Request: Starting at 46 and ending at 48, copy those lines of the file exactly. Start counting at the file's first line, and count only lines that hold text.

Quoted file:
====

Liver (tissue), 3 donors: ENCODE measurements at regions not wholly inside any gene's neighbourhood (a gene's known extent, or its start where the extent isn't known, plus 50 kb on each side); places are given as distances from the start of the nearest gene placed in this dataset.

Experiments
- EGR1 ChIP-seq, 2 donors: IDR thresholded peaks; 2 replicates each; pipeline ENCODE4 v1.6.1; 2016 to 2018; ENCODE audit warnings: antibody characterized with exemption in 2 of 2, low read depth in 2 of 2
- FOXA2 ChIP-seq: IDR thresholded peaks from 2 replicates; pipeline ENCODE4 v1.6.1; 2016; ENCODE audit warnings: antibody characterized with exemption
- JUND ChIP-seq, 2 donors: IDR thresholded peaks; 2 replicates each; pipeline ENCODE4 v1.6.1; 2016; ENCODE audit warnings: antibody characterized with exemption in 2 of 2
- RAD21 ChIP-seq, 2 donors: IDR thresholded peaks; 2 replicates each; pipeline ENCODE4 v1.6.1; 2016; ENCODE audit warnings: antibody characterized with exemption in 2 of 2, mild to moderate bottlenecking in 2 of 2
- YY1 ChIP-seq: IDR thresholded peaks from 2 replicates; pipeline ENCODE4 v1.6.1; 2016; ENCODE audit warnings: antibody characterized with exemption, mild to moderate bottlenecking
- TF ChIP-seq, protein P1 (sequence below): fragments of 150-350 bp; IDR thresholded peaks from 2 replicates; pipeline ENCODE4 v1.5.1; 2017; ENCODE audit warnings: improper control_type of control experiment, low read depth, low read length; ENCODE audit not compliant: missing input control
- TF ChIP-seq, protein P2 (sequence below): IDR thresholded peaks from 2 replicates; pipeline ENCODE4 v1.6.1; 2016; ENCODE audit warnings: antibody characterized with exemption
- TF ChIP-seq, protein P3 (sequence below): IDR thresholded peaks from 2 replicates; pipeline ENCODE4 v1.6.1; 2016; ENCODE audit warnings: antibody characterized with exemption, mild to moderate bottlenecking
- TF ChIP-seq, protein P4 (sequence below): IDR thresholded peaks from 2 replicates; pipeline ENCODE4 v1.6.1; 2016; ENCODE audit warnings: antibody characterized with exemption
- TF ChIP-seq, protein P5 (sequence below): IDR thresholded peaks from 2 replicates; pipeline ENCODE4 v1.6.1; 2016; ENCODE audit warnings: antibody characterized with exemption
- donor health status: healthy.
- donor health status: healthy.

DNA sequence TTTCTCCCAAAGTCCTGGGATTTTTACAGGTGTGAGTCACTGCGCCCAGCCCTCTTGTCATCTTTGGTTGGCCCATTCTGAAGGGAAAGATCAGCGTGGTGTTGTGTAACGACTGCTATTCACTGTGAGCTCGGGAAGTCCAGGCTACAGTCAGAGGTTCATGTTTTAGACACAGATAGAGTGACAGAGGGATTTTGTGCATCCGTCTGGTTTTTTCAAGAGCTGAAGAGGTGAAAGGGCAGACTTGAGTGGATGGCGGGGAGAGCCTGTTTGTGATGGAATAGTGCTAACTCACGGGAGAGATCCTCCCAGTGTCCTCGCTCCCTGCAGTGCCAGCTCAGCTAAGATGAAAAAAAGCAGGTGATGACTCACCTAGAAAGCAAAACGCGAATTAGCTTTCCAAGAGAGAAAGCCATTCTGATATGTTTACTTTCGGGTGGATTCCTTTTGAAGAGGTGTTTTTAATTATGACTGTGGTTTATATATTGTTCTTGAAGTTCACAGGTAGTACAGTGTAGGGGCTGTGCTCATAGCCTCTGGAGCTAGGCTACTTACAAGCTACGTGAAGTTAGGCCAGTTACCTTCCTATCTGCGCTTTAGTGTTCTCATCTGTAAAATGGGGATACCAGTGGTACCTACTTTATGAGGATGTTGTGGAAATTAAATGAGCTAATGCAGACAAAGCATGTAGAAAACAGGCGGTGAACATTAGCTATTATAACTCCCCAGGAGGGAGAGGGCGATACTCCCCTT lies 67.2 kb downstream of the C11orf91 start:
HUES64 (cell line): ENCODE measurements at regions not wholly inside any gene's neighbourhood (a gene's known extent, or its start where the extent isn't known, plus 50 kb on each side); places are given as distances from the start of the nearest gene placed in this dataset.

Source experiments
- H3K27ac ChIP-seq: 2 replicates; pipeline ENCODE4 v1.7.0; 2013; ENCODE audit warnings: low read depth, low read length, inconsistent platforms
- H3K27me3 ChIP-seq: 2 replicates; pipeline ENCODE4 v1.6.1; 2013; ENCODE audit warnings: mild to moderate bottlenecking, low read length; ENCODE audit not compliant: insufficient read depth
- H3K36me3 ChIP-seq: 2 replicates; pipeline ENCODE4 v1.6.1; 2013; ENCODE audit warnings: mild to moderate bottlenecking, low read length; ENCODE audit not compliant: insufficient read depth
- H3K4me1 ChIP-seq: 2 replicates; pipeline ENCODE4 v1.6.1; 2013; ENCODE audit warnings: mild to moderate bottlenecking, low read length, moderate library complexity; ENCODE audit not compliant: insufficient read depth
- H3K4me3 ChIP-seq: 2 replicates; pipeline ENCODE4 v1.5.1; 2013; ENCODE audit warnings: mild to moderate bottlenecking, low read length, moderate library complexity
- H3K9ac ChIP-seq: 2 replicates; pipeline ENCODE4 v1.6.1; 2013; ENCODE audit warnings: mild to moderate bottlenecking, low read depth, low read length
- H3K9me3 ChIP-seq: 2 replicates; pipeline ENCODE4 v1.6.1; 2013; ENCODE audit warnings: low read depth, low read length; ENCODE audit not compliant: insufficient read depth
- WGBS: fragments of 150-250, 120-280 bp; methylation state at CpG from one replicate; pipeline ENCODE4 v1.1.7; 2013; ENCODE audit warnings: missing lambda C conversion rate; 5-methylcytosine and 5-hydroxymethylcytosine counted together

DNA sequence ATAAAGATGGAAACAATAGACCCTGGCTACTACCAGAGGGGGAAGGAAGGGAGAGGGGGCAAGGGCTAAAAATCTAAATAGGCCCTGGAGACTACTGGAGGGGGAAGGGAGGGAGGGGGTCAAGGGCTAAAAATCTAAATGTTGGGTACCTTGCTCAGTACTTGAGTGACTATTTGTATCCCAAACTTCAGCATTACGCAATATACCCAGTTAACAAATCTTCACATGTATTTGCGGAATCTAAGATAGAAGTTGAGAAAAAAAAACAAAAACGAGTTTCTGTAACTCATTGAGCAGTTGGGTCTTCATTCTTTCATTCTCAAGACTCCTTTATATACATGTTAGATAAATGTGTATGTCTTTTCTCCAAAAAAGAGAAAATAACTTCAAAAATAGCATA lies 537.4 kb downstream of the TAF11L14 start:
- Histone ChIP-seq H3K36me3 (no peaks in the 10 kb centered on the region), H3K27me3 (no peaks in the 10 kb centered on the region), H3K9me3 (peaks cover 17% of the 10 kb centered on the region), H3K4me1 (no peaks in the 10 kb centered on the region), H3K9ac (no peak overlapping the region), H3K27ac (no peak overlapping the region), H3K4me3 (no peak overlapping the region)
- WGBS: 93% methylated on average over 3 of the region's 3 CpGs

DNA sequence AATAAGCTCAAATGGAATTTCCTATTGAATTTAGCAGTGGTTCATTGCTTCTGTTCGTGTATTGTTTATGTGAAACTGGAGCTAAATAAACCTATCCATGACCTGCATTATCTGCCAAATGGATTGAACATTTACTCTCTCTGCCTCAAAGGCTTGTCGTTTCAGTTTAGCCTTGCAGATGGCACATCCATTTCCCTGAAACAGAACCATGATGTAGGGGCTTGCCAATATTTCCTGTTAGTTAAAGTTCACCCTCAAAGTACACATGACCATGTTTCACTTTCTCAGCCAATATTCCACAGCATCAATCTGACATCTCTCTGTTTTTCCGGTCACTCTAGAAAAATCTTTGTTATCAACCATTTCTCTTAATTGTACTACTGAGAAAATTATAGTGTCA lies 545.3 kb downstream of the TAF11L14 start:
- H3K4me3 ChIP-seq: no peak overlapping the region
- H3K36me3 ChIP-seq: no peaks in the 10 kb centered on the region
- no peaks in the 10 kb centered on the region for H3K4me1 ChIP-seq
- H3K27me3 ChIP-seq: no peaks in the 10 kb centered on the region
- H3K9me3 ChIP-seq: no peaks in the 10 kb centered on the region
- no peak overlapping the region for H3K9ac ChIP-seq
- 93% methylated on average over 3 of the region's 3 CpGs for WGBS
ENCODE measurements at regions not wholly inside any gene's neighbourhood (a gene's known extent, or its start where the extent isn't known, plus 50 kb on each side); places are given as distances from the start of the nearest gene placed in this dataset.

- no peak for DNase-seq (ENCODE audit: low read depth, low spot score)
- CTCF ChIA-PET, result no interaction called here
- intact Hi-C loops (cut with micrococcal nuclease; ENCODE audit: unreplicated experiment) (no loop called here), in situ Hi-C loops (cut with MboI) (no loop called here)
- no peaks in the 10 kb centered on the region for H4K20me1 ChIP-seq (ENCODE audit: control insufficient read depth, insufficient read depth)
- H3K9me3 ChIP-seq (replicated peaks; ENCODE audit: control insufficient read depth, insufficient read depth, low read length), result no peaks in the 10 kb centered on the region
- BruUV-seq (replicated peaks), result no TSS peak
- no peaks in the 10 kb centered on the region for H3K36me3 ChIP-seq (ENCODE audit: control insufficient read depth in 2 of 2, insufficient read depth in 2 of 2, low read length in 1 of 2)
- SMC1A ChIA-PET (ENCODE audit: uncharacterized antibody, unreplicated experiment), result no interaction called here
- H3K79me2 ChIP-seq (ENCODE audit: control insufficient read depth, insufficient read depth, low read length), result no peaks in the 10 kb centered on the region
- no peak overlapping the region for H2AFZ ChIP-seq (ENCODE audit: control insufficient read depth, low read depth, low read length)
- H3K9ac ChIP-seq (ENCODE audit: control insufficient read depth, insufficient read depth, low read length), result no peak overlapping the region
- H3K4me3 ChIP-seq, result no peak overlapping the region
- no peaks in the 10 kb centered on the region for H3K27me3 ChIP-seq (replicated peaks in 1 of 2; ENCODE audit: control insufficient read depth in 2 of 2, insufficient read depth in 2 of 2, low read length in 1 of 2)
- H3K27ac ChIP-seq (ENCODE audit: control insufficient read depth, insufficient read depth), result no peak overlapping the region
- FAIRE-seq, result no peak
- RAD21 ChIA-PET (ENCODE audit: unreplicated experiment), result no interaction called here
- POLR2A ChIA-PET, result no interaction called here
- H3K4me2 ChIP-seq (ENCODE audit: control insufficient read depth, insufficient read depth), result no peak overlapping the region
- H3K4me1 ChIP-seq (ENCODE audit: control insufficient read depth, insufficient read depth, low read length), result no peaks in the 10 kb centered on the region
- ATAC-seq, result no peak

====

- H3K79me2 ChIP-seq (ENCODE audit: control insufficient read depth, insufficient read depth, low read length), result no peaks in the 10 kb centered on the region
- no peak overlapping the region for H2AFZ ChIP-seq (ENCODE audit: control insufficient read depth, low read depth, low read length)
- H3K9ac ChIP-seq (ENCODE audit: control insufficient read depth, insufficient read depth, low read length), result no peak overlapping the region